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Syphilis cases in Tucson triple since 2000

Syphilis cases in Tucson triple since 2000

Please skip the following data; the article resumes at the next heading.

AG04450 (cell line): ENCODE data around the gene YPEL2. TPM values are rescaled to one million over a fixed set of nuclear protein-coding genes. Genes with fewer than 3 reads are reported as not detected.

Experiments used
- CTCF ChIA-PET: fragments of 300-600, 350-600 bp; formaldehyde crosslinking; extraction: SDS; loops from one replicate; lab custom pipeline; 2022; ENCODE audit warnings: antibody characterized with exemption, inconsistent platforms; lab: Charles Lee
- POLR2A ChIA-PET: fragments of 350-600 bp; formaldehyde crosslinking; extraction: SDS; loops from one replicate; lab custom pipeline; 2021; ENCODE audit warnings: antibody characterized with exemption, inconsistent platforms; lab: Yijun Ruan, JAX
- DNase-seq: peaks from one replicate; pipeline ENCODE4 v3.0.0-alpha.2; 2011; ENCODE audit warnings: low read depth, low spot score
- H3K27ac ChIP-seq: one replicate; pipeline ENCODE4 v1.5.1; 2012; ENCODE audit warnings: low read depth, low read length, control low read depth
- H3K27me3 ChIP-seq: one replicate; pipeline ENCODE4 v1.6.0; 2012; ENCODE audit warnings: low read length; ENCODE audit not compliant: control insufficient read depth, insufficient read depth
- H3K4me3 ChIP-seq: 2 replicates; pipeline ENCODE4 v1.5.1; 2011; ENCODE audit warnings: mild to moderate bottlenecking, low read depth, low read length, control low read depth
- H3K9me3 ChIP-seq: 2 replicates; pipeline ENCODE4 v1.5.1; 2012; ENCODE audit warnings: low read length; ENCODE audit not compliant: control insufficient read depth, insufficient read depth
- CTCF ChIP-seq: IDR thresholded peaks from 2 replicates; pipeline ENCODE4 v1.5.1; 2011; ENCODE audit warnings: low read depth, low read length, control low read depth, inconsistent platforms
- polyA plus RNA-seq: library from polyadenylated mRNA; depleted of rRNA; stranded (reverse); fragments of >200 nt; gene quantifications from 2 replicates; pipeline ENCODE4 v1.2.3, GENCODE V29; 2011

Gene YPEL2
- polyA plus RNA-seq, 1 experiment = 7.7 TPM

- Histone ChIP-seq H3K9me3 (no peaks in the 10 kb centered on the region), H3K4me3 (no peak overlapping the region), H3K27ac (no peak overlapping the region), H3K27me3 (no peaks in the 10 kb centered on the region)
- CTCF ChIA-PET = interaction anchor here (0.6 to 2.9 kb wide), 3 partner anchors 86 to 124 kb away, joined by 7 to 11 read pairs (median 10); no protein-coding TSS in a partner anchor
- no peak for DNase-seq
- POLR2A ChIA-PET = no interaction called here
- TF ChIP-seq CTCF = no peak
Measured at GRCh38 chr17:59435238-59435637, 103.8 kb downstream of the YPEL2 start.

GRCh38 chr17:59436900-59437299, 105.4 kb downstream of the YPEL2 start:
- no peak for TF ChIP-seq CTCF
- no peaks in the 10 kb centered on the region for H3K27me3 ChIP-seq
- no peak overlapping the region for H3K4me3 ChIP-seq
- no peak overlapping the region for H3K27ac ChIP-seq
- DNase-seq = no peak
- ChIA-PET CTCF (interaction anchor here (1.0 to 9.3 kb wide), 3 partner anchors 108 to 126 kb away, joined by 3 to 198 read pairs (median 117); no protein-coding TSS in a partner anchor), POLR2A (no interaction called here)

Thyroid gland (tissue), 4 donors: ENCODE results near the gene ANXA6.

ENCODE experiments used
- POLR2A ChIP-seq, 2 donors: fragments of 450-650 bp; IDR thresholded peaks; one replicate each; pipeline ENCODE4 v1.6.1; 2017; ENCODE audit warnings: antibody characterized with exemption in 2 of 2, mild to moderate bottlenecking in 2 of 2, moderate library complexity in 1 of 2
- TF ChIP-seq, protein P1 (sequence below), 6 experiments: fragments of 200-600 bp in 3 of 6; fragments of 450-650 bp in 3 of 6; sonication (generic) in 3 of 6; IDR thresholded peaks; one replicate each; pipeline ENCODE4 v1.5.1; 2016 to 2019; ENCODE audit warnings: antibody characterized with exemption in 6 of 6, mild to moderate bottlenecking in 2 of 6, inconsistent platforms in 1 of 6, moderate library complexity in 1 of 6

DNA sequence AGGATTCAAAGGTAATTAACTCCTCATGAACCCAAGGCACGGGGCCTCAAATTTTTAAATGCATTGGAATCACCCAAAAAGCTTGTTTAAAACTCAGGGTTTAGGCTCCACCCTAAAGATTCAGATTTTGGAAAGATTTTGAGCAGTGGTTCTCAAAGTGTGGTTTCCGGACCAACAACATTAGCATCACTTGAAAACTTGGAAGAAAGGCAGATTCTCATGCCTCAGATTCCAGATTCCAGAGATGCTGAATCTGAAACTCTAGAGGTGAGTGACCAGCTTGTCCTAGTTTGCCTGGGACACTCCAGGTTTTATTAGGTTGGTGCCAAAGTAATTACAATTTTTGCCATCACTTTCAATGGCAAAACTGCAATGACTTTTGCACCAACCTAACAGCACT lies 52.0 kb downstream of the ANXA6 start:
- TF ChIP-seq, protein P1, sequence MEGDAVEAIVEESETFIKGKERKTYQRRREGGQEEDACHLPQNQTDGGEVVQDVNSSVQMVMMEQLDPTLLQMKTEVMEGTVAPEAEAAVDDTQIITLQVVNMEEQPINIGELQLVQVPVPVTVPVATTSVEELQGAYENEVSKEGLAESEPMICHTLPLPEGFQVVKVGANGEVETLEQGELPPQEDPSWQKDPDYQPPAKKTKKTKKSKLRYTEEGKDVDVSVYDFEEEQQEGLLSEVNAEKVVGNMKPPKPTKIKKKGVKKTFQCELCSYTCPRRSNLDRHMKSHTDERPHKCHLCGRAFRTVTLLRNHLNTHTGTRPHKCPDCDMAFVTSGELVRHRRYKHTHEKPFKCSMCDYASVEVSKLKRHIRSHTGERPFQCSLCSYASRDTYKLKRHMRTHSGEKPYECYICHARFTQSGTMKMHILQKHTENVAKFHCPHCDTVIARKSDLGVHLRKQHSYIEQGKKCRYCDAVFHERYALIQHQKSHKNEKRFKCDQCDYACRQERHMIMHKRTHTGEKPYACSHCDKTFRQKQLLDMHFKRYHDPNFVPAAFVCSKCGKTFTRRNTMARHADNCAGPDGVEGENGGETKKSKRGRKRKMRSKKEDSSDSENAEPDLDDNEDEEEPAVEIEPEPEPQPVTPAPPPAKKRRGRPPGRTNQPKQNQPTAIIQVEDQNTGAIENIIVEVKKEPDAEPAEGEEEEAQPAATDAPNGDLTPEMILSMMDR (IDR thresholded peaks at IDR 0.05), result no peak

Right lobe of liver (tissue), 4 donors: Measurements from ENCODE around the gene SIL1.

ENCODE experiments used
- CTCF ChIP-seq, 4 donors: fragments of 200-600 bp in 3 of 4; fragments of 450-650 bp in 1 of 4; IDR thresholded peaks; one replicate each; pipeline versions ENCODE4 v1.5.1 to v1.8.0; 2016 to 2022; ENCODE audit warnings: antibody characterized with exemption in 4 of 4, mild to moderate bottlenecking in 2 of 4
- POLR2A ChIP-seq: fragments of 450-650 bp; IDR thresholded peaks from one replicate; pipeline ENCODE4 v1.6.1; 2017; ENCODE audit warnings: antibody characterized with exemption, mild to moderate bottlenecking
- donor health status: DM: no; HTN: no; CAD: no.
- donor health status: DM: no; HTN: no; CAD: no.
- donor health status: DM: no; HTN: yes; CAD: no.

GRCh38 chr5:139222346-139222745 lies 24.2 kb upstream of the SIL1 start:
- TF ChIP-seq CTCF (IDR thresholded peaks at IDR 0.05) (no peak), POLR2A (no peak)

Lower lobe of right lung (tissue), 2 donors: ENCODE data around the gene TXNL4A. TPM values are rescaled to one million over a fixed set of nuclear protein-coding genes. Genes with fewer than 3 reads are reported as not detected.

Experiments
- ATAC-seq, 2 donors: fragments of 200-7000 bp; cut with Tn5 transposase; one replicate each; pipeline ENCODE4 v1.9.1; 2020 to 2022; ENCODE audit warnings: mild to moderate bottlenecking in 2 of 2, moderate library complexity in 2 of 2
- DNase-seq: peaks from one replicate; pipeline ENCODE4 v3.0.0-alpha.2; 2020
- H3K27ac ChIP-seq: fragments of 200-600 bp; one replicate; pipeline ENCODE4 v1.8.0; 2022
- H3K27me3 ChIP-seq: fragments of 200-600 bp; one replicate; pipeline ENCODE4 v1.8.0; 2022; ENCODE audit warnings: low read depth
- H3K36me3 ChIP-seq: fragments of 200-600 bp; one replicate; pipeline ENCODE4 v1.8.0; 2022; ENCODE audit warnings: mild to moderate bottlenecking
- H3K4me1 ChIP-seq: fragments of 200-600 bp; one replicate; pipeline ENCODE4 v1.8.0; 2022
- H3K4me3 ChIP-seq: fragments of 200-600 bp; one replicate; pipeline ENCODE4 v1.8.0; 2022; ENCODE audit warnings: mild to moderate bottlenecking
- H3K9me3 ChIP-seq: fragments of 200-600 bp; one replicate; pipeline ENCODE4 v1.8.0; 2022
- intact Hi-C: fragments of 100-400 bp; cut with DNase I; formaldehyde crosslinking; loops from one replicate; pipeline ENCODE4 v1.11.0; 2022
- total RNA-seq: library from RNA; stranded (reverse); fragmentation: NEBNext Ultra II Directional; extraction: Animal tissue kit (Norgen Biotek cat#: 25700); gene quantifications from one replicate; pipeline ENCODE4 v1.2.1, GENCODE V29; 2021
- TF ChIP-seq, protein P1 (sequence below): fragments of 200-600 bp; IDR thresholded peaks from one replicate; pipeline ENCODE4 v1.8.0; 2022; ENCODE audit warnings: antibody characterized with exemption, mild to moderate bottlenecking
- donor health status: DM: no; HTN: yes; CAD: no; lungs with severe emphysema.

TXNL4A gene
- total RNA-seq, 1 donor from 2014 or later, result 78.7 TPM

Health officials in Pima County, Ariz., which includes the city of Tucson, report that new syphilis cases in the county have tripled since 2000, with gay and bisexual men accounting for more than one third of the new infections. "This is a major group getting syphilis now here and across the country," said Elizabeth MacNeill, Pima County's chief medical officer, of gay and bisexual men. "They are way overrepresented in this resurgence. We suspect it's because a lot are not practicing safe sex." A total of 94 new syphilis infections were reported last year, up from 30 in 2000. The county has issued a "syphilis alert" to emergency rooms, urgent care centers, health clinics, infectious disease experts, and doctors who treat AIDS, asking them to screen patients for syphilis. "We're not fooling around with this; this disease can kill," MacNeill said. "It can be deadly to an unborn baby, it can cause birth defects, it can cause brain damage in anyone who isn't treated in time. The problem is that we had gotten this under such good control, many doctors haven't seen syphilis in recent years and won't know what the first signs are or what they mean. That has to change now."

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